Sounion Cape archaeological site has a paved area suitable for wheelchairs from the parking up to a certain point before the Temple. After that, there is a dirt road and if your chair is not a mechanical one, you may need some help for a few meters. After that, there is again a paved area to easily wheel and go around the Temple.
Some of the Peloponnese’s sites might be a problem for accessibility as they have been built on mountains. But there are plenty of seaside towns, villages, and sites that are accessible and flat for your vacation. Find below some of Pelponnese’s most popular sites which may pose a difficulty for people with mobility issues.
Mystras is a spectacular UNESCO site, which incorporates numerous elements of the late Byzantine and Ottoman periods. It was one of the most important administrative centers of the Peloponnese, built on a mountainside 5 km from Sparta town.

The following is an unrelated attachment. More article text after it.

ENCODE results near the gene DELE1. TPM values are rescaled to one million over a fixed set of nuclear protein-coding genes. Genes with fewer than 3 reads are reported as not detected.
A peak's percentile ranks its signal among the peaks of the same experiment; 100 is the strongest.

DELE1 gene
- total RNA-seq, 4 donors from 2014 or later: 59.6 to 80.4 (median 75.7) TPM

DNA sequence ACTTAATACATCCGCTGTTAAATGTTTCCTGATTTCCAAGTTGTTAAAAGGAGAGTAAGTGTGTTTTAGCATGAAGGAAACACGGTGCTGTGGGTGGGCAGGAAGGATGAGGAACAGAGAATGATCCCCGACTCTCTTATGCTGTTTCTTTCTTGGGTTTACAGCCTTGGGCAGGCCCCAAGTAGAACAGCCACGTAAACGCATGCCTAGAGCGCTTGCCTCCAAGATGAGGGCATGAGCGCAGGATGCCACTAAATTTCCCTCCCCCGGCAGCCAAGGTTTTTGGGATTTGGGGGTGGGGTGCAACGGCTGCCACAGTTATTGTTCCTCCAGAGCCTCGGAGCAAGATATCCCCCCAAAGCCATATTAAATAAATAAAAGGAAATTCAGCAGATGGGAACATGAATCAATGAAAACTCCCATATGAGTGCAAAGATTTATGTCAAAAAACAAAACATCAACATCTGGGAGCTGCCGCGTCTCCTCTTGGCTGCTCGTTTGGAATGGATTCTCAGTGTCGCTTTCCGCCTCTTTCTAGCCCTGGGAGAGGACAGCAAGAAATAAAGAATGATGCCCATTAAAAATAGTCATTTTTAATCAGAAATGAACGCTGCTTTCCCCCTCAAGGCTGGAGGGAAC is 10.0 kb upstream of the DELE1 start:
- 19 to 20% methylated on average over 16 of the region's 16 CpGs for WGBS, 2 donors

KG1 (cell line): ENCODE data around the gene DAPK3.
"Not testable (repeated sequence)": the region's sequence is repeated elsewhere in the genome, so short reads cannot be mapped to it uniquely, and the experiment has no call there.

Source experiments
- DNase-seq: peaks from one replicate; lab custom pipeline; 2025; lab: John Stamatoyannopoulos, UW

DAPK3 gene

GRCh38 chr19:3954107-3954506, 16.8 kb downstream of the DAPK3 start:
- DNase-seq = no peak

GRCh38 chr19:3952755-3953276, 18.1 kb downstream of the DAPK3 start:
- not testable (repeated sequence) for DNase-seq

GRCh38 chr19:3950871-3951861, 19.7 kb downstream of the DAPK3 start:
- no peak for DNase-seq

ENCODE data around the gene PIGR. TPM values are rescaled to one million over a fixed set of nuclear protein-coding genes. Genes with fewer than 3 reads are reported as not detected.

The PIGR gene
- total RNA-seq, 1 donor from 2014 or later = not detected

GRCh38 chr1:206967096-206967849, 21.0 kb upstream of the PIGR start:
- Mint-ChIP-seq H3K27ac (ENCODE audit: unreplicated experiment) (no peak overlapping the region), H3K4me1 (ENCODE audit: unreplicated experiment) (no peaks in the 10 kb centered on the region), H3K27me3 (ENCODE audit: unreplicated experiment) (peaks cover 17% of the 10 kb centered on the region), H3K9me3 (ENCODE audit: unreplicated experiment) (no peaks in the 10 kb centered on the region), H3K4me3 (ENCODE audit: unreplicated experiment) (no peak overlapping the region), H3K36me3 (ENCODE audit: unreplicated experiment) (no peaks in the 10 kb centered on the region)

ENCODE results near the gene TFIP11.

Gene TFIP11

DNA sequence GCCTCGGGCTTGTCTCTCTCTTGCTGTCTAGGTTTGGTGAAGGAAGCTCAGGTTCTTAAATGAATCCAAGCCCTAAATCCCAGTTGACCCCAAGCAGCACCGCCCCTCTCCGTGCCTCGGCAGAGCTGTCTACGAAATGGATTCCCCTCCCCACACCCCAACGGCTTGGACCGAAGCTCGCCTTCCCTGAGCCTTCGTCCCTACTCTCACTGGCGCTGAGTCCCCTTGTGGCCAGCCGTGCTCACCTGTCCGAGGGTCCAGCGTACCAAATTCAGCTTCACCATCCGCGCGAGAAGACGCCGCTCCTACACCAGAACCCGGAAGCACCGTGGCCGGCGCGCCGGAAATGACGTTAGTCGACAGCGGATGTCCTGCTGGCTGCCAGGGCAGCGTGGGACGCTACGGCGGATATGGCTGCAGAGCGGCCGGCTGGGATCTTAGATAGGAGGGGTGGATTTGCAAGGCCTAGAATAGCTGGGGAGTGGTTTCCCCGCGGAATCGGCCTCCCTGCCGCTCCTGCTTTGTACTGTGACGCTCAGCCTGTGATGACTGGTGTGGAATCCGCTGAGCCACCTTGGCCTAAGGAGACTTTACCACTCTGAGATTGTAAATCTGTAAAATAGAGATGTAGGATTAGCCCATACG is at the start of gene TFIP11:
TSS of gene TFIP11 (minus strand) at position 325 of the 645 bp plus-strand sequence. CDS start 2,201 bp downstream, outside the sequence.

Mystras can be very challenging for mobility-impaired people as it has many steps and people on canes always find Mystras the toughest site to walk. I suggest you book a private guide for Mystras, meet him/her at the bottom of Mystras, and drive to the top of the fortress so that you can tour while walking down, which will still be lots of stairs descending. The paths in Mystras are also very uneven, as well as some being steep.
If walking down the stairs is not possible, there is plenty to see from the lower entrance and places to sit around.
INFO: The Greek Ministry has promised that it will make the area wheelchair accessible by the end of 2023.
Best Accessibility Hotel in Mystras
Mystras Grand Palace Resort & Spa: This gorgeous property overlooking Mystras, offers 4 rooms on the ground floor level with a wonderful view of the garden. They are fully accessible with widened doors and have a bathroom with a special layout and support bars for the comfort and convenience of guests. All areas of the hotel can be accessed. Check availability and prices on Booking.